There dwelt in the Convent Sister Ortolana, the mother of St. Clare, and Sister Agnes, her sister, both of them like St. Clare full of virtue and of the Holy Ghost, with many other holy nuns and brides of Christ; to whom St. Francis was wont to send much sick folk; and they by their prayers and by the sign of the most holy Cross restored health  to them all.

Almost as an afterthought we learn of the sisters’ work with sick people! My grandfather was a baker, and his practice was to make three cuts in a long loaf, or even a little mince pie, saying ‘In the name of the Father, and of the Son, and of the Holy Spirit.’ Round Soda bread would be cut into four pieces with a cross and we still have hot cross buns! This post is out of sequence to mark Saint Clare’s feast day.

http://www.sacred-texts.com/chr/lff/lff036.htm

 

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27 July. Little Flowers of Saint Francis LV: Saint Anthony preaches in tongues

anthony and Francis.png

Of the marvellous sermon that the Brother Minor Saint Antony of Padua preached in the consistory (the consistory is an official meeting of the pope with his cardinals.)

That marvellous vessel of the Holy Spirit, Saint Antony of Padua, one of the chosen disciples and the companion of Saint Francis, whom Saint Francis called his vicar, preached on a time in the consistory before the pope and the cardinals, in the which consistory were men of diverse nations, to wit, Greeks, Latins, French, Germans and Slavs, and English, and of other diverse languages of the world; and being kindled by the Holy Spirit, he set forth to them the word of God so forcibly, so devoutly, so subtly, so sweetly, so clearly, and so learnedly, that all they that were in the consistory, albeit they were of diverse languages, full clearly understood his every word, as distinctly as if he had spoken in the language of each one of them.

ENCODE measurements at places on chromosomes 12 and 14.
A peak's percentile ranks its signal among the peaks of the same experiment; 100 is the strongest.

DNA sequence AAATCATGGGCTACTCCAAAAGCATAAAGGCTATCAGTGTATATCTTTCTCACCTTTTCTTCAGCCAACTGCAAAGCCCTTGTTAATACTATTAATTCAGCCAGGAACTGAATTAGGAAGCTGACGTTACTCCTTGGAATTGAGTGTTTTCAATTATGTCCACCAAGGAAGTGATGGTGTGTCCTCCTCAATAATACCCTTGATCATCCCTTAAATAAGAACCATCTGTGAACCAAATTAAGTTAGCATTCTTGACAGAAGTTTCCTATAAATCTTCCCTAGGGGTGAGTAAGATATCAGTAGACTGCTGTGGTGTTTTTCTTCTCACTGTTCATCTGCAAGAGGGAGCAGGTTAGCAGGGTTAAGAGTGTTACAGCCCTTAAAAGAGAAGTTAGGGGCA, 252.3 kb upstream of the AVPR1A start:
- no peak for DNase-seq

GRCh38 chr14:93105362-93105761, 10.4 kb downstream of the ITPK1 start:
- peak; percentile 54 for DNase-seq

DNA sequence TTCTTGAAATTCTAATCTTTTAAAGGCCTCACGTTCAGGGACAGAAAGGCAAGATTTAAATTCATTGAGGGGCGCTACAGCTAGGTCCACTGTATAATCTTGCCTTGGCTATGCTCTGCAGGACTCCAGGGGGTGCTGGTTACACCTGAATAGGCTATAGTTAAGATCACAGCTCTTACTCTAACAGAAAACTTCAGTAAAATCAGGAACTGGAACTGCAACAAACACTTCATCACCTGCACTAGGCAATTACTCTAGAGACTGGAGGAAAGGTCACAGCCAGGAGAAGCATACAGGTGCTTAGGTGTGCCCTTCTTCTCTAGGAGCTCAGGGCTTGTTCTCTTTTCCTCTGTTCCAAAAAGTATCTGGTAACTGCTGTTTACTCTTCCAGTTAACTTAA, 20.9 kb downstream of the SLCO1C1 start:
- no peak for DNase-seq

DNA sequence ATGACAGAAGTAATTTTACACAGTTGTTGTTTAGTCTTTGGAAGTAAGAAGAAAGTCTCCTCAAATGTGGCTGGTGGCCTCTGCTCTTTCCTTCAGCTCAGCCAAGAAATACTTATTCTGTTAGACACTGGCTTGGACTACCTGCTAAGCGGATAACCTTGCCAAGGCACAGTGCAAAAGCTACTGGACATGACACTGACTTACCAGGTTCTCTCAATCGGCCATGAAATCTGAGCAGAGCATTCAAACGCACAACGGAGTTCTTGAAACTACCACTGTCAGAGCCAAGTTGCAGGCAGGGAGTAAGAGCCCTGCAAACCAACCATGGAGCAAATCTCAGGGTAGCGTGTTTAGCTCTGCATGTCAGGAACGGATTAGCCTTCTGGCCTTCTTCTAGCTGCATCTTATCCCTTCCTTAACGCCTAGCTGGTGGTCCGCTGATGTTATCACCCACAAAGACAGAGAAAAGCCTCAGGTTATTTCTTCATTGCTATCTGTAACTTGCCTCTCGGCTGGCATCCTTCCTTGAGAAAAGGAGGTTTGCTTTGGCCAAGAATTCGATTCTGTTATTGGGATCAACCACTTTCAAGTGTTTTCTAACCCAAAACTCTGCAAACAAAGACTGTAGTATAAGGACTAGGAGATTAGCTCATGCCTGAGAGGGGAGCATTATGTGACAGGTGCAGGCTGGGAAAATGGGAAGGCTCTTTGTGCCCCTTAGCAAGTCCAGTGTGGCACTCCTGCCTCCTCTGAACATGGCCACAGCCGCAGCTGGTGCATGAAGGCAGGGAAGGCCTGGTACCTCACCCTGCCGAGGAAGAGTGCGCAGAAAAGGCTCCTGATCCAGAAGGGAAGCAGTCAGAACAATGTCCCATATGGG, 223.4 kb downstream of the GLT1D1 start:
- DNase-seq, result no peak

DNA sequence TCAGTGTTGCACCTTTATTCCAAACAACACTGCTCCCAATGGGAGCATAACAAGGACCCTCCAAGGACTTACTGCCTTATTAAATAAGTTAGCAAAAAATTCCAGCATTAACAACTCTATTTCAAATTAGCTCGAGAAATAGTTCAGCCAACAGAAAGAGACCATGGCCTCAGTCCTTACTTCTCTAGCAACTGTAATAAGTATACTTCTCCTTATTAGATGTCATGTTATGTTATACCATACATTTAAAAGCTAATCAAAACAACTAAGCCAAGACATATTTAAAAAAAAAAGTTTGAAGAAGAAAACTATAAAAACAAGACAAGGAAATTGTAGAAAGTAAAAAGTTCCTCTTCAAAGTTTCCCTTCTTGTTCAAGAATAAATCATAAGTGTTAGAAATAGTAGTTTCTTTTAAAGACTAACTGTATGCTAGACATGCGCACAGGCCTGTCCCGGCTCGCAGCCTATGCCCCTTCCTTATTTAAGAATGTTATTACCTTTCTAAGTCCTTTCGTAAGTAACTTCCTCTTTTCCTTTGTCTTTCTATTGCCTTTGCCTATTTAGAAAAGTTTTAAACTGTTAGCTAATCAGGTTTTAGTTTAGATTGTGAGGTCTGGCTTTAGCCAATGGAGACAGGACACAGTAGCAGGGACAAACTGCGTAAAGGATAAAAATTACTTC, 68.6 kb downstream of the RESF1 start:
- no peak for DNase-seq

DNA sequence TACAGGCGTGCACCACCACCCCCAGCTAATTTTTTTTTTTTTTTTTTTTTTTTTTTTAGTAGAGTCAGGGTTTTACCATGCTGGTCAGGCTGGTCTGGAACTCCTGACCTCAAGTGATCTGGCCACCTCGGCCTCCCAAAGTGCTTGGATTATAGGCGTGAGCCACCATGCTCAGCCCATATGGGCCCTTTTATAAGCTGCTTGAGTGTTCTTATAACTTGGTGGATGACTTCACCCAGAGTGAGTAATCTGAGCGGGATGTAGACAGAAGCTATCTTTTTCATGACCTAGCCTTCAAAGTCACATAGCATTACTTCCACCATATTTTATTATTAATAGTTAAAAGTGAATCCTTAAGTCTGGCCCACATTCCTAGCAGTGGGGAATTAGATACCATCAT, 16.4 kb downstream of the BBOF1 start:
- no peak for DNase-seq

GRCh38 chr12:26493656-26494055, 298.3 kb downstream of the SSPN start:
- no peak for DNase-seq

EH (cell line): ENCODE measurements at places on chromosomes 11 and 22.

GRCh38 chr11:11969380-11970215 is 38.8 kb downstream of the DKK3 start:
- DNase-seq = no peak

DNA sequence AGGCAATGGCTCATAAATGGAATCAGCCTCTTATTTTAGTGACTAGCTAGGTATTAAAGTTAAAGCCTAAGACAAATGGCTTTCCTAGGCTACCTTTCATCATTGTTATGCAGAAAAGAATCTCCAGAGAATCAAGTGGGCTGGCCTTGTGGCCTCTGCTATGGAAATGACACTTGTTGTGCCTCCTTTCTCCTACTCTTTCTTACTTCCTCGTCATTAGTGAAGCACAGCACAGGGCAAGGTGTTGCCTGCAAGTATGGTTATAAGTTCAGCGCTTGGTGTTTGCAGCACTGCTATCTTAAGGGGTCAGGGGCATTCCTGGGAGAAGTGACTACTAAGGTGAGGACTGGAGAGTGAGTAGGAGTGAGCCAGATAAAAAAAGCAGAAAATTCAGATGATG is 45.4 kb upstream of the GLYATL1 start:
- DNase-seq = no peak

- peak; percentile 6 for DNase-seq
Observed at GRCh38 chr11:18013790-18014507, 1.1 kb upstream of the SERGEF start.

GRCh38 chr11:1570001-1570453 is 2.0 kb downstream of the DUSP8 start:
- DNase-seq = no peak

They were all amazed, and it seemed as though that ancient miracle of the Apostles at the time of Pentecost had been renewed, the which through the virtue of the Holy Spirit spake in every tongue; and they spake together one with the other marvelling; “Is he not of Spain, this preacher? and how then do we all hear in his speech the language of our countries?” The pope in like manner pondering and marvelling at the deep meaning of his words, said: “Of a truth, this man is the ark of the Testament and the armoury of Holy Writ.”

St Anthony of Padua and St Francis of Assisi by Friedrich Pacher

 

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11 June, Pentecost: blowing, blowing, blowing.

 

somers.town. holy spirit

Cardinal Maradiaga is one of Pope Francis’s close advisors. He recently told a Spanish magazine:

“The Holy Spirit continues to blow. It does not take a siesta or go on holiday.”

But perhaps we sometimes need a siesta or holiday to allow the Spirit to blow a few cobwebs off our hearts and minds!

I sometimes pass St Aloysius, Somers Town when going by train via London.

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12 May. What is Theology Saying? XLIX: Church and World are not mutually exclusive.

 

reader (640x608)

With our Lenten season we have set aside our long-running series from Traherne, the Little Flowers of Francis, and from Brother Austin. Let’s remedy that last one! There’s a challenge at the end: ‘I know that I can cope with the past because I am still here! So why risk the unknown?’

austinWe cannot contrast Church and World. They are not mutually exclusive. The Church is supposed to be the community that makes God’s promises already present. When we celebrate the sacraments this is a pledge to what we have committed ourselves as community. There is no work blueprint, we are called to be creative through the possibilities everyday life presents. The Church cannot hand-out a programme to us telling us exactly what to do, how to do it and where. The Bible has no such blueprint. We learn more about the future when we respond to what we already know and are presenting solutions accordingly.